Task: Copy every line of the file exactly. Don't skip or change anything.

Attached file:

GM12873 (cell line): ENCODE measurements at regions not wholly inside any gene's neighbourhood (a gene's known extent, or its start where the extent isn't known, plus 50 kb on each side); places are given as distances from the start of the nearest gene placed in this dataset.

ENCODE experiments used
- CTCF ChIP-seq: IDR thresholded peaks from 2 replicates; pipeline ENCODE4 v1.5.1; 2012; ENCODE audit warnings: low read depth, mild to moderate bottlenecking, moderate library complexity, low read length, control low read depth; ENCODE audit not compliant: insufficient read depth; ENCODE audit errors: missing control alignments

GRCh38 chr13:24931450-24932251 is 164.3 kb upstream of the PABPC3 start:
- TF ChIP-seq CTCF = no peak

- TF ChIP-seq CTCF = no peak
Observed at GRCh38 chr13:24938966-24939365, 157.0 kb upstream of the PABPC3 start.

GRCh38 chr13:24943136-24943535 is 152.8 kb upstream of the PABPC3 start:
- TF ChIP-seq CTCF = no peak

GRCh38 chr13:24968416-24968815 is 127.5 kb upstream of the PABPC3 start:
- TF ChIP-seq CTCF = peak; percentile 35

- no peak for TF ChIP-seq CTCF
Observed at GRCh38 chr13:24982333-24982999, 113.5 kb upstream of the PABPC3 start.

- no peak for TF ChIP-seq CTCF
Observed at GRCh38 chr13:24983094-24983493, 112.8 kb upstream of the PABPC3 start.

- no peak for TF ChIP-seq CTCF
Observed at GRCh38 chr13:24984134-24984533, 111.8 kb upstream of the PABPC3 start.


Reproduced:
GM12873 (cell line): ENCODE measurements at regions not wholly inside any gene's neighbourhood (a gene's known extent, or its start where the extent isn't known, plus 50 kb on each side); places are given as distances from the start of the nearest gene placed in this dataset.

ENCODE experiments used
- CTCF ChIP-seq: IDR thresholded peaks from 2 replicates; pipeline ENCODE4 v1.5.1; 2012; ENCODE audit warnings: low read depth, mild to moderate bottlenecking, moderate library complexity, low read length, control low read depth; ENCODE audit not compliant: insufficient read depth; ENCODE audit errors: missing control alignments

GRCh38 chr13:24931450-24932251 is 164.3 kb upstream of the PABPC3 start:
- TF ChIP-seq CTCF = no peak

- TF ChIP-seq CTCF = no peak
Observed at GRCh38 chr13:24938966-24939365, 157.0 kb upstream of the PABPC3 start.

GRCh38 chr13:24943136-24943535 is 152.8 kb upstream of the PABPC3 start:
- TF ChIP-seq CTCF = no peak

GRCh38 chr13:24968416-24968815 is 127.5 kb upstream of the PABPC3 start:
- TF ChIP-seq CTCF = peak; percentile 35

- no peak for TF ChIP-seq CTCF
Observed at GRCh38 chr13:24982333-24982999, 113.5 kb upstream of the PABPC3 start.

- no peak for TF ChIP-seq CTCF
Observed at GRCh38 chr13:24983094-24983493, 112.8 kb upstream of the PABPC3 start.

- no peak for TF ChIP-seq CTCF
Observed at GRCh38 chr13:24984134-24984533, 111.8 kb upstream of the PABPC3 start.